VP Mike Pence either issued an empty threat, or else…

Today, Vice President Mike Pence warned North Korea against further provocations that might “the strength of the armed forces of the United States in this region”, citing the recent U.S. attacks against targets in Syria and Afghanistan as examples of our new administrations toughness.

This is horrifying. Or it should be.

In Afghanistan, we recently dropped a single (albeit, quite large) bomb on insurgent forces who have almost no means to projecting force against anything of value to us, while in Syria, we launched a more diverse strike of 59 Tomahawk missiles against a single target. And, as in Afghanistan, Syria is more or less incapable of sustained attacks against us or our allies.

Not saying that Israel isn’t a U.S. ally, but because their military forces would overwhelm Syria’s, they are borderline immune to Syrian reprisals.

The situation on the Korean Peninsula is vastly different.

We can’t drop a single 15,000lb bomb on a North Korean target, sit back and pat ourselves on the back. Nor can we launch a few cruise missiles into the DPRK and exclaim how we offered a show of force.

Either of those scenarios would lead to instant reprisal against our allies, South Korea and Japan. Afterall, the north has an estimated 13,000 pieces of artillery positioned along their southern border, along with missiles capable of reaching Japan.

There shouldn’t be any need to speculate about the consequences of either or both of those actions – it should be clear that the results of any strike against the North create a cascade of events that would be catastrophic to all – South Korea, Japan, China, and we can’t forget the people who continue to suffer under the leadership of Kim Jong Un.

I only hope that cooler heads in the Administration prevail upon our President and Vice President to not chalk up their recent “successes” in Syria and Afghanistan as reason to rattle their sabres toward a country who’s guns are pointed outwards and whose leadership has everything to lose if they DON’T respond to a provocation.

North Korea flexes its muscles, again 

Some time last night (for those of us in the Western Hemisphere), North Korea conducted another nuclear test to celebrate the anniversary of its founding in 1948

When the news initially broke it was reported to as earthquake, but that idea was quickly debunked by ever amateur observers. A user on Reddit going by seis_matters  quickly pointed out:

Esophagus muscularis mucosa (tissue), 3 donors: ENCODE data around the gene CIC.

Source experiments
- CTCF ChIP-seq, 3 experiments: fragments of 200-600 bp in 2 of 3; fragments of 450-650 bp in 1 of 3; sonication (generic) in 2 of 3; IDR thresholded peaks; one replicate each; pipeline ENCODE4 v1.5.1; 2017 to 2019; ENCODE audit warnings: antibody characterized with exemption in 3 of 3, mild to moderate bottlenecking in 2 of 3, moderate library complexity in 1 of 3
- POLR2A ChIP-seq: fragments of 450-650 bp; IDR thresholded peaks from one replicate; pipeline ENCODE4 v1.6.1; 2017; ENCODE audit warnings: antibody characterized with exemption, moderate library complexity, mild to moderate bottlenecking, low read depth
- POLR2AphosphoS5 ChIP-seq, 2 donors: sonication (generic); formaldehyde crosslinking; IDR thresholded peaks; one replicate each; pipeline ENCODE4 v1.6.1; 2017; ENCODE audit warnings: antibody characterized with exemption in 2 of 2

While there will certainly be some strong words in the coming days, it’s not at all clear what the world can take to reign in the DPRK’s behavior. 

Sanctions?

The country is already one of the most heavily-sanctioned in the world. And while it receives food aid, cutting that off would only cut the lifeline of people living under the current regime. The government already prioritizes its military over everything else, so food shortages would land squarely on the general population rather than the military, and certainly not the leadership. 

Attack?

We could follow in the other tradition, the one that says that with the worlds most powerful military as your hammer, every problem looks like a nail. 

That approach is also untenable. Aside from the enormous loss of life that would be caused on both sides of the conflict at the northern end of the Korean Peninsula, the DPRK is known to have its artillery aimed squarely at Seoul and missiles that can reach Japan, and has given assurances that it would use them if attacked. 

Any other options?

Its hard to imagine any other options. The leadership in North Korea is “pot committed” at this point – there is no way for them to gracefully cede power and disappear into the night, as, even if they received assurances of safety from other countries, there are literally millions of people who would not rest until they extracted each of their pounds of flesh from the leadership that has caused them such harm. 

What other options are there? Smarter people than me have puzzled over the situation for far longer, and so far the best anyone has come up with is to leave them to themselves, but even that is not tenable. As a nuclear armed state, starved of resources, and with a penchant for selling whatever it has to to insure its survival, non-confrontation runs the risk of it transferring dangerous technology to other pariah states. 

No solutions. 

I am interested to hear what Donald Trump would propose. Actually, no, I’m not!